Chinese dams undermine relations on the Mekong
A dry riparian area of the Mekong River in Pak Chom district, northeastern Loei province. China was pressed in June last year to share data on water levels all year round. AFP
The new Chinese ambassador to Thailand, Han Zhiqiang, compares the relations between the two countries and their collective effort to fight the Covid-19 pandemic as being “one family”.
The ambassador insists he is not exaggerating and says his feelings resonate with what is happening on the ground. He said the Thais and the Chinese have a good relationship, citing a phrase that strengthens the affinities between the two countries: “The Chinese and the Thais are not foreigners; both are descendants of the brotherhood.
Even so, bilateral ties and 46 years of diplomatic ties will not be tested solely by aid during the Covid-19 pandemic and diplomatic ties. In the years to come, the management of the water resources of the Mekong will be the proof of the kinship of the two nations.
China has developed a series of hydroelectric dams on the Lancang Jiang, which is the upper reaches of the Mekong in Chinese territory. The mighty transnational river that once flowed freely, jumping from the original Tibetan plateau and then flowing into the southern part of Vietnam, has now been fragmented, sliced into segments, by a cascade of hydroelectric dams, 11 of which are in China and one few of them are already built in Laos.
The “big brother” hack of the Mekong has raised questions among critics from downstream countries and the international community. Villagers along the Mekong, like those in Chiang Rai province, lamented the sudden change in the flow of the Mekong – something that affects their fishing and agriculture, not to mention the flooding that ravages the community.
Such drastic and unpredictable changes in the flow and volume of water have been observed since 1993, when the first in the series of dams, the Manwan Dam, began to operate. The total combined volume of water stored in these dams is not less than 41,700 million cubic meters, which means that a gigantic amount of water has been extracted from the ecology of the river.
The severe change has been observed since 2007 in at least two aspects: fluctuating water levels in the Mekong River throughout the year and unnatural ups and downs in the Mekong water flow, permanently disrupting its natural cycle.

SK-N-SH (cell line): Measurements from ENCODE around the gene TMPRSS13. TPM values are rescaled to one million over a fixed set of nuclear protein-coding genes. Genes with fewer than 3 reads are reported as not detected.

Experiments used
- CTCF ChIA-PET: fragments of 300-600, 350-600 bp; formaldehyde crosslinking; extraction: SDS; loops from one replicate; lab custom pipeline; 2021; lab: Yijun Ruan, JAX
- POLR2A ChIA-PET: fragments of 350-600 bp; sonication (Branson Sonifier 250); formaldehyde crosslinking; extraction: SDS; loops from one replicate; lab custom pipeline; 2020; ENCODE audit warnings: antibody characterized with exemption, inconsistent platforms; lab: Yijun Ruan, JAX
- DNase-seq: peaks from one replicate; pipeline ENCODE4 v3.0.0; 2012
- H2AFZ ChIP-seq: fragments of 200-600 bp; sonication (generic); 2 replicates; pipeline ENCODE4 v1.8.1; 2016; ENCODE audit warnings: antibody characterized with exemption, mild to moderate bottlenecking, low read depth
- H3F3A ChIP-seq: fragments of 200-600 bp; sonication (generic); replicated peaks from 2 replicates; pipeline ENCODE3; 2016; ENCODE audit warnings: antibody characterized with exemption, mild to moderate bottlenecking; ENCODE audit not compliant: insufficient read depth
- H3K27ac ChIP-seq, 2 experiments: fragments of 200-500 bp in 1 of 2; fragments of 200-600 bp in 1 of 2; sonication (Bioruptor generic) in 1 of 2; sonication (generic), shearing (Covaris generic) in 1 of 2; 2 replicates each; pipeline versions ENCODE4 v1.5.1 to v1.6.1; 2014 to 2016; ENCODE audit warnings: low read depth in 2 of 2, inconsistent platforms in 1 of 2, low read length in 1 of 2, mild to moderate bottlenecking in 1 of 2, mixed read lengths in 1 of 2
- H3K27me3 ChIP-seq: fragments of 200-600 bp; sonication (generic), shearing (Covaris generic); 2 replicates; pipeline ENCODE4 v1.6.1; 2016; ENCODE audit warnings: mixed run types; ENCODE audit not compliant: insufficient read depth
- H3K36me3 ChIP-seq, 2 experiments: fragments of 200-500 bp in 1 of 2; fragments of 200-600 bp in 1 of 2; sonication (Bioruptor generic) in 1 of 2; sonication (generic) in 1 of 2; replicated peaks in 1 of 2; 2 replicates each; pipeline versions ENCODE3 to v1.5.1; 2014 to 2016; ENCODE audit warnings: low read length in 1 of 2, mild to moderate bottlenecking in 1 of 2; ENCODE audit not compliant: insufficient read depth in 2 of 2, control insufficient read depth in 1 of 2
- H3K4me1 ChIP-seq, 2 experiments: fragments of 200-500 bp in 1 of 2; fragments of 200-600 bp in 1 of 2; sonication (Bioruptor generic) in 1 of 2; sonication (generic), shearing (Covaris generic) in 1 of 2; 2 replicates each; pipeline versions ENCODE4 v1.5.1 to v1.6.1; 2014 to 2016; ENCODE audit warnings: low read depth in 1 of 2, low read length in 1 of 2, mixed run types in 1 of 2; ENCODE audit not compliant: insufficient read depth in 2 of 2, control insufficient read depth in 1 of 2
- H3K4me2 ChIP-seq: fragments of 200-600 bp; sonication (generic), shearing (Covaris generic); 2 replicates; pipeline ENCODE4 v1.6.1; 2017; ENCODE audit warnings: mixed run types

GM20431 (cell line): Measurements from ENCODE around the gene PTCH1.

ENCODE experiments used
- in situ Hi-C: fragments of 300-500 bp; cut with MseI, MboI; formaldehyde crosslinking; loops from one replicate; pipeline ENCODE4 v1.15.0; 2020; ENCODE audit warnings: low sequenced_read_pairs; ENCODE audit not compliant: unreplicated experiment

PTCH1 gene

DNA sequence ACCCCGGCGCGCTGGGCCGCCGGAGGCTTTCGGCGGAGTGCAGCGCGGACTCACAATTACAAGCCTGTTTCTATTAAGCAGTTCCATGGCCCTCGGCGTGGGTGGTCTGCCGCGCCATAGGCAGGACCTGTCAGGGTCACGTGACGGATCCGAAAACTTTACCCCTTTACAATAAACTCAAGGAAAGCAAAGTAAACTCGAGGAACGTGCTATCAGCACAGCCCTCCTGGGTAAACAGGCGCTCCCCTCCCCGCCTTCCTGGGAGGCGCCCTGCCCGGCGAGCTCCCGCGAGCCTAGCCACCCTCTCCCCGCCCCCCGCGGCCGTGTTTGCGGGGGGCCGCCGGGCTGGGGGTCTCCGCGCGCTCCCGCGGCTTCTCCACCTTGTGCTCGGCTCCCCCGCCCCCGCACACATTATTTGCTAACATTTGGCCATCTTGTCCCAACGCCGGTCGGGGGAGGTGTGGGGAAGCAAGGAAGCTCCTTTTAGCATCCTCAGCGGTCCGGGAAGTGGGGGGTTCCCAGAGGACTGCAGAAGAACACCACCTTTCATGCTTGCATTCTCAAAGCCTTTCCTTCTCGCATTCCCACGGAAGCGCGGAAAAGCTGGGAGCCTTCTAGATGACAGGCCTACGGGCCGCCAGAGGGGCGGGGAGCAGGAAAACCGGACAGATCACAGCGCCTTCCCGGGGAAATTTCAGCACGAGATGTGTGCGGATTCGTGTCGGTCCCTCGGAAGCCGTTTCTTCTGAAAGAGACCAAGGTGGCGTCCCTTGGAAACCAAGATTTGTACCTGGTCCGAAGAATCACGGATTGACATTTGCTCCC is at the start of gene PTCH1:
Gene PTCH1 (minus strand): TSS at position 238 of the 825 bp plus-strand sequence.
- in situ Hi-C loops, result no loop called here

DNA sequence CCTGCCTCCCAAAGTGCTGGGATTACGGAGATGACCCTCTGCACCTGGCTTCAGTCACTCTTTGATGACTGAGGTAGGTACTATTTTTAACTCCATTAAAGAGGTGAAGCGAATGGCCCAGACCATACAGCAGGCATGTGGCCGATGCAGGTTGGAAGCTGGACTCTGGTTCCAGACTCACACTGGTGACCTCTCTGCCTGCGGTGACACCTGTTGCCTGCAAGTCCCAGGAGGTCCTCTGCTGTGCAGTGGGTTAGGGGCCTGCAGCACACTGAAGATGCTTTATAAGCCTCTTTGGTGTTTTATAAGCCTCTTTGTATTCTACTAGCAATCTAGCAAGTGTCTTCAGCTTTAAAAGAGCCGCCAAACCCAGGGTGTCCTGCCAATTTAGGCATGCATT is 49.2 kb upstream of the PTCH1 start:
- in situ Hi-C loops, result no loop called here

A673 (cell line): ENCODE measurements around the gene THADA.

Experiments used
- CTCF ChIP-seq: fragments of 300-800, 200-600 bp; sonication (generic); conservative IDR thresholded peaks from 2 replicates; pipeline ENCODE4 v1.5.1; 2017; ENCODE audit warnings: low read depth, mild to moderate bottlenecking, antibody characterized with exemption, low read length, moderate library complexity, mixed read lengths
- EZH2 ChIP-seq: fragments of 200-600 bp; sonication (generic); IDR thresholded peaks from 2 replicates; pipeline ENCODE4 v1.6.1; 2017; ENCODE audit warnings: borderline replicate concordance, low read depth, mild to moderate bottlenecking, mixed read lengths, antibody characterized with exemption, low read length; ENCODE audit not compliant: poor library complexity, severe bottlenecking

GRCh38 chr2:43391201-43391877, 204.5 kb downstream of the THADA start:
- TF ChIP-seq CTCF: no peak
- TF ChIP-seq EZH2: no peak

The fluctuation of water levels in the Mekong River is evident throughout the winter and dry seasons. For example, from December 13 to 17, 2013, the Jinghong Dam – another Chinese dam – abruptly spilled water. The water level in the Mekong River suddenly rose 3m in the Chiang Saen district of Chiang Rai.
And from 2014-2019, the Jinghong Dam rocked the seasonal change of the Mekong by alternating the release of large volumes of water at different speeds throughout the first quarter of the year. And from 2018-2021, the Jinghong dam reduced its discharges for “maintenance and service of power generation systems and power grids”.
The change in the hydrological model of the Mekong River has had drastic effects on the migration of fish to tributaries for spawning. The ecology of the river is fascinating and unique.
The water level of the main course of its course is relatively lower than that of the tributaries. With the slight decrease and change in water flow in the mainstream of the river, the fish could not swim to spawn in the tributaries, which resulted in a decrease in fishing yield. Fish is a source of income, and in terms of health, serves as a source of protein for 60 million villagers downstream.
The existential threat is not limited only to the flow of water. The color of the Mekong River changed from reddish milk tea to a translucent color after upstream sediment was trapped by the dam reservoirs.
The Thai government is grappling with the existential crisis in the ecology of the river. Indeed, Don Pramudwinai, the Minister of Foreign Affairs, paid a visit in January 2020 to meet the Chinese Minister of Foreign Affairs Wang Yi to consult him on the drought in the lower Mekong River.
China has agreed to increase its throughput by 150 cubic meters per second from January 24. But in practice, the operator of the Chinese dam before the promised deadline had already reduced the flow by 150 cubic meters per second.
China has used data and figures to claim that outflows from Chinese territory dumped into the lower Mekong River represent less than 13% of the entire river, and even claimed that the water discharged from Chinese dams helped alleviate drought and flooding downstream.
Thus, the new Chinese ambassador to Thailand will have the challenge of proving that the friendship of the countries remains strong. He cannot simply resort to diplomatic rhetoric. Of course, being nicknamed “younger brother” and “a family” will make the hearts of Thais shine. Yet the proof of brotherhood will be visible in the unhindered river.
TERRA Research and Campaign Director
Montree Chantawong is Director of Research and Campaign for Towards Ecological Recovery and Regional Alliance (TERRA).